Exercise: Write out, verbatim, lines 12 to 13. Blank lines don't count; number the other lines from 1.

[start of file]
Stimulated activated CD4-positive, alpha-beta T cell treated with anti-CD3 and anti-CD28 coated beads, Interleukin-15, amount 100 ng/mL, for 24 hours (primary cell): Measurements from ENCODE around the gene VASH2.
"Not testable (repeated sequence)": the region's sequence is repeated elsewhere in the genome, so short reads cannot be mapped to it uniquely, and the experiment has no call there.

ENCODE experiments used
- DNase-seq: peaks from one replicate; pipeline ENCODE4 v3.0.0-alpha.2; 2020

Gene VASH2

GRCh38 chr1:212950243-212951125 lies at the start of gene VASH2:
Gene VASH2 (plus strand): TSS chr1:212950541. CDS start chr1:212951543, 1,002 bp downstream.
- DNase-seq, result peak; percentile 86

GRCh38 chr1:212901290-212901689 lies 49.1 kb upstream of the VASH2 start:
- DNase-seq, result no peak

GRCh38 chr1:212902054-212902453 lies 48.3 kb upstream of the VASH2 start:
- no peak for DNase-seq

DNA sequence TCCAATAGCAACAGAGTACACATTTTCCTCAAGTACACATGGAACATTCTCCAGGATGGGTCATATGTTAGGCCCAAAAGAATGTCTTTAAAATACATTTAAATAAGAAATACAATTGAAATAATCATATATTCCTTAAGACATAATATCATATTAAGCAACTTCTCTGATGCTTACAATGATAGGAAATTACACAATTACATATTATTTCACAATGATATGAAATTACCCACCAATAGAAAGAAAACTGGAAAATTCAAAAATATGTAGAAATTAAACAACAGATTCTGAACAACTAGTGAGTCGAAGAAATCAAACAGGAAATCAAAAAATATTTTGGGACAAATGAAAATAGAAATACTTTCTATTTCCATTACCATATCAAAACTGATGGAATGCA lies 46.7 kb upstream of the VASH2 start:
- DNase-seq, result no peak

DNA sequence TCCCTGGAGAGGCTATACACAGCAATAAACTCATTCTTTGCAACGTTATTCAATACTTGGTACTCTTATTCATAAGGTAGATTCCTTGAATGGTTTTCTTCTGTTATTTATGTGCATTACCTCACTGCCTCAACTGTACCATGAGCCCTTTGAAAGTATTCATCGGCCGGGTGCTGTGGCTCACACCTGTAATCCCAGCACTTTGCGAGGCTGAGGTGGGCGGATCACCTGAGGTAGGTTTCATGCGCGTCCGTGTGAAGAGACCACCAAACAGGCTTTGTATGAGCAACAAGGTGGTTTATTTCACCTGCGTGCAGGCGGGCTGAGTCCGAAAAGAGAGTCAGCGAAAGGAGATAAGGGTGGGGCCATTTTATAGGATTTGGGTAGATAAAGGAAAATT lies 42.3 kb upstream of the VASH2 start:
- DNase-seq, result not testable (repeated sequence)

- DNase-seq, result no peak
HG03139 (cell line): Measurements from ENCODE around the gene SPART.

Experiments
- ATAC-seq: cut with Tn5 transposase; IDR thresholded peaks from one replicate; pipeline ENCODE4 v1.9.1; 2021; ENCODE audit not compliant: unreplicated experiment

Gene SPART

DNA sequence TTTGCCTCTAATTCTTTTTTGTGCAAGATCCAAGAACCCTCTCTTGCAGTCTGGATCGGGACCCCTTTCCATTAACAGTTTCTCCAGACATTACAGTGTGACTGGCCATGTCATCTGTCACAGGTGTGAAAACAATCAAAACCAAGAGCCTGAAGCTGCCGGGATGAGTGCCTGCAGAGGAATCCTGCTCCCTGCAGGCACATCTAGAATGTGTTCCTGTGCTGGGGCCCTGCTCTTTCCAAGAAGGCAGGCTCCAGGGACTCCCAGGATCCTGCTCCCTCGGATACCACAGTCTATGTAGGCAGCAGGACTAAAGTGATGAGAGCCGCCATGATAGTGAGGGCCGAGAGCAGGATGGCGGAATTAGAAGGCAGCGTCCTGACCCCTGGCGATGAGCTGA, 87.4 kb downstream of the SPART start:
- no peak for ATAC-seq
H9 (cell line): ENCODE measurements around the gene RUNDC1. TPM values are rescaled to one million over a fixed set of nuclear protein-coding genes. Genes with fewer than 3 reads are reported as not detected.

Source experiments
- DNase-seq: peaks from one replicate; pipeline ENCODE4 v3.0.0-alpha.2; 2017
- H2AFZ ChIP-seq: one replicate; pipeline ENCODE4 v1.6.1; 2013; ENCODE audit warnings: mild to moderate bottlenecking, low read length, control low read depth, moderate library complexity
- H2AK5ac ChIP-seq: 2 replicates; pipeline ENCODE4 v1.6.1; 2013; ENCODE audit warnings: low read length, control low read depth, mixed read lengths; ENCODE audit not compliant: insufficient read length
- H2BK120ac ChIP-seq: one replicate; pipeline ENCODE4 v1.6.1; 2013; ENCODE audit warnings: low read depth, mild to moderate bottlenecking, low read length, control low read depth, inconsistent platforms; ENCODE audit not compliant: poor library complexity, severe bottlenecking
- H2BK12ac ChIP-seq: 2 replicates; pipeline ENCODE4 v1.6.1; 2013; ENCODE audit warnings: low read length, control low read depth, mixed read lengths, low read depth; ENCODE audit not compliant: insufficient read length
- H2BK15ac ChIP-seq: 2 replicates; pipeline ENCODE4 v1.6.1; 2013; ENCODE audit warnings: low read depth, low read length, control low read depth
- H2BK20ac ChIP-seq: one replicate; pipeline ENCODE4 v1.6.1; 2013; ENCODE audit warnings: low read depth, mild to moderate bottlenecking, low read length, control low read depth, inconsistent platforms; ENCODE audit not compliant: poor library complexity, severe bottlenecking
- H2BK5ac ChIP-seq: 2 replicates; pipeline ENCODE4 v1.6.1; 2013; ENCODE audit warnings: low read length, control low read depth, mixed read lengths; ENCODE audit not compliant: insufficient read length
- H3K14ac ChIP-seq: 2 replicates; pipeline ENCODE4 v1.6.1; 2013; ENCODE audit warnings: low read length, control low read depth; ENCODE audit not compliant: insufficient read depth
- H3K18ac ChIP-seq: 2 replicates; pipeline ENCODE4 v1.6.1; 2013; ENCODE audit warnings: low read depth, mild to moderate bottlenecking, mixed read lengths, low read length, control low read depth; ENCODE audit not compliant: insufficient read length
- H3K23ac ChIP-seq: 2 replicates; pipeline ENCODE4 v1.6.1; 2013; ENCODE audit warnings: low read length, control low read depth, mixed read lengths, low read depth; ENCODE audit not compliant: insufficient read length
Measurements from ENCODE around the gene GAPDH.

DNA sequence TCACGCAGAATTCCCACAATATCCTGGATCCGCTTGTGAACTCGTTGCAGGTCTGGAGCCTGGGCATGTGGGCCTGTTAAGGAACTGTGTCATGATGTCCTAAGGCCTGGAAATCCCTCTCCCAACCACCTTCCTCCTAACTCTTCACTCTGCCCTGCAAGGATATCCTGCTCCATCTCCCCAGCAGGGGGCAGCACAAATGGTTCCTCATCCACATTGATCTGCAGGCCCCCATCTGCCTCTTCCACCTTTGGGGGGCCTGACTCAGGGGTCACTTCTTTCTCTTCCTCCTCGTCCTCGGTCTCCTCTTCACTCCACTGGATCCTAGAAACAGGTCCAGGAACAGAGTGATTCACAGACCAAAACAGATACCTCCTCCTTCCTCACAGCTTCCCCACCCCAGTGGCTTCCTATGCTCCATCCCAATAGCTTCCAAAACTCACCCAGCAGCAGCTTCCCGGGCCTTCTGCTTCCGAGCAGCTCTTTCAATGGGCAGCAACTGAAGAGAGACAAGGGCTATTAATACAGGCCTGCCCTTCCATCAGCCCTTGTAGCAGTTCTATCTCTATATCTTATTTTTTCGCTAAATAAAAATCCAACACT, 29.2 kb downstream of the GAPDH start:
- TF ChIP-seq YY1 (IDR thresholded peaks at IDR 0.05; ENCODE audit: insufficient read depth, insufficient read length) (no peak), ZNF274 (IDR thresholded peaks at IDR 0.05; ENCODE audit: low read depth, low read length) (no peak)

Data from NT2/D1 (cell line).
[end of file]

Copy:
- no peak for DNase-seq

DNA sequence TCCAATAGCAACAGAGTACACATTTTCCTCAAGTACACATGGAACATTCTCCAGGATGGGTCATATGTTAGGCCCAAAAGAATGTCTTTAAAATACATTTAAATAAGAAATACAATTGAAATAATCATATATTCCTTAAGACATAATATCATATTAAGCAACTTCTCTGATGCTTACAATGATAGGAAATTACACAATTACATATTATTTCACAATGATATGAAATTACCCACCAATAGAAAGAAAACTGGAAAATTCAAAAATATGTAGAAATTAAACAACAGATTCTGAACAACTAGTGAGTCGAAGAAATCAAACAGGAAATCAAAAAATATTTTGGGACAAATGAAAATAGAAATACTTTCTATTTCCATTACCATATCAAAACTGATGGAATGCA lies 46.7 kb upstream of the VASH2 start: